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On Wednesday, August 10, 2022, Liz Truss appeared on GB News’s The People’s Forum to answer questions from residents of Leigh in Greater Manchester about her proposed policies:

The veteran newsreader and broadcaster Alistair Stewart ably moderated proceedings, allowing the audience to ask questions then reading viewers’ questions and asking a few himself:

The programme was an hour long:

Brian Sheeran was first up to the microphone. Leigh, established in 1885, is a Red Wall constituency. They elected their first Conservative MP in 2019: James Grundy.

Sheeran asked why the people of Leigh should trust the Conservatives. Truss said that voters no longer could rely on Labour, because Labour never did anything for them:

She said that she would make sure that she started local projects as soon as possible, because people only trust a political party once they see tangible signs of improvements being made.

She also pledged to boost local businesses by rescinding EU laws that are still on the books post-Brexit.

She said that she would place a moratorium on the green levy on fuel and prepare an emergency budget as one of her first tasks as Prime Minister.

Not everything would happen straightaway. At least one measure would have to wait until April 2023 to be implemented because the Finance Act would require amending, a procedure that would require approval in both Houses of Parliament.

Another man asked what help Truss would give to working class families now, because the price of home energy has become crippling. He has had to take on a weekend job just to make ends meet:

Truss said that ‘from day one’, people would be able to keep more of what they earn.

He said that he needs help now, not at some point in the future. She said that she would look into all the options as soon as she becomes Prime Minister, should that happen.

Philip Orr asked about illegal immigration and was remarkably well informed on the statistics of our population increase over the past several years:

Truss summarised the situation of people trafficking across the Channel in dinghies. Criminal gangs are making big money. She hopes to make the Rwanda deportation policy work through Dominic Raab’s proposed Bill of Rights. She also hopes to expand the number of countries who could take in these illegal migrants because they need more workers.

Orr suggested revoking French fishing licences if the French authorities continue to do nothing to stop the dinghies coming across the Channel.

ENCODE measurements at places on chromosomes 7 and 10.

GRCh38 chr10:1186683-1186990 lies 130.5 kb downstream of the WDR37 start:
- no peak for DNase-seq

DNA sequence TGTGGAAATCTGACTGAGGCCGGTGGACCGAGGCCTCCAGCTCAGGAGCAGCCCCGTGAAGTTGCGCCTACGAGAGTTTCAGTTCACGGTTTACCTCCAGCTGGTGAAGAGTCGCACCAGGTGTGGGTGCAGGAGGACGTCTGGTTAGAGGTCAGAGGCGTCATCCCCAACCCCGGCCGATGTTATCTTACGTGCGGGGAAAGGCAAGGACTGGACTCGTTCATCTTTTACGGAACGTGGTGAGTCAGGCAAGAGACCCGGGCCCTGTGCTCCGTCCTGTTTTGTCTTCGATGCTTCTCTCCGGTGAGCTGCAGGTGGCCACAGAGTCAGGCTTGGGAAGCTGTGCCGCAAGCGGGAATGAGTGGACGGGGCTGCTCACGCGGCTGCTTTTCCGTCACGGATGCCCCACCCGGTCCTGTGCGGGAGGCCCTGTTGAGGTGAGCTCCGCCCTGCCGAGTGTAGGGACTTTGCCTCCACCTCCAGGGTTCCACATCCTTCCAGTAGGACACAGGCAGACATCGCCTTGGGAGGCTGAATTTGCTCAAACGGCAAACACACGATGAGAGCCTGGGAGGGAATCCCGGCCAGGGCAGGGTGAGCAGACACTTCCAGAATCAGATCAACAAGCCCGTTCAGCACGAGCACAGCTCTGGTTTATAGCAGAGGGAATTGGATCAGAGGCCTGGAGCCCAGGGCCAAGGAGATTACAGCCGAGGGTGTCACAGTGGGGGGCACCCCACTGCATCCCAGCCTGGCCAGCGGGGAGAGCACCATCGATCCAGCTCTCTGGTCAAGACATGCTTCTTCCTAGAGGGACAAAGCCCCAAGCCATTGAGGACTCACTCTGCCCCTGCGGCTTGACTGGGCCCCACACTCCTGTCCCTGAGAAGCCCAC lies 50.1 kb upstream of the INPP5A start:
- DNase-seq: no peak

In response, Truss said that she had had a ‘tough’ conversation with the French two weeks ago and that she would continue to be ‘robust’ in her negotiations. She cited the Northern Ireland Protocol Bill as proof that she could get things done.

She said that these migrants are in league with their lawyers before they make the trip over, enabling the lawyers to use ECHR laws to stop their deportation from the UK.

Finally, Orr asked why the UK couldn’t use other countries’ ports instead of being so reliant on France.

Orr called all of this ‘sticking plaster politics’, because nothing so far has been successful.

Jane Knight was the next to ask a question. She noted that the Government was not working. She asked what Truss’s key strengths were and how she hoped to build a good Cabinet that would be ready to run on Day One:

Truss said that she has established a record of being able to get things done and has received backing from those Cabinet ministers, past and present, who have worked with her.

She said that she would be looking for three things in her Cabinet ministers: competence, the ability to stand up to civil servants in Whitehall and loyalty to her rather than to the media.

Knight said ‘yes’ to those but said there should be a certain amount of ‘risk taking’ and asked whether Kemi Badenoch, immensely popular among the people during her leadership campaign, would be able to have a Cabinet post, such as, perhaps, Foreign Secretary, Truss’s current position:

Guido Fawkes has the dialogue (emphases his):

Jane Knight: I would like you to give some opportunity to maybe people that you might not know as well at the moment… certainly somebody who fired the imagination of the public was Kemi Badenoch and I’d really like to see her given a meaty role.

Truss: Do you have any ideas about what that role should be?

Knight: Oh well, Foreign Secretary! There might be a role going there!

Truss: Look, I don’t want to get ahead of myself and this leadership campaign is still going on, but I can tell you that I will make sure the best players in the Conservative Party are on the pitch if I’m elected leader… Kemi – I’ve worked with her as Women & Equalities Minister – we’ve taken on a lot of the agenda of people who are trying to deny that women are women and so on, so I think she’s absolutely brilliant and I would definitely want her as part of my team if I’m successful.

Knight also asked whether the Cabinet would be ‘leaner, leaner, leaner‘, nodding for affirmation as she spoke those words.

Truss said that she could promise a ‘leaner No. 10’, which ‘has become a bit too presidential’ and she repeated her pledge to find a good post for Badenoch.

Knight said:

Ohhh, good answer.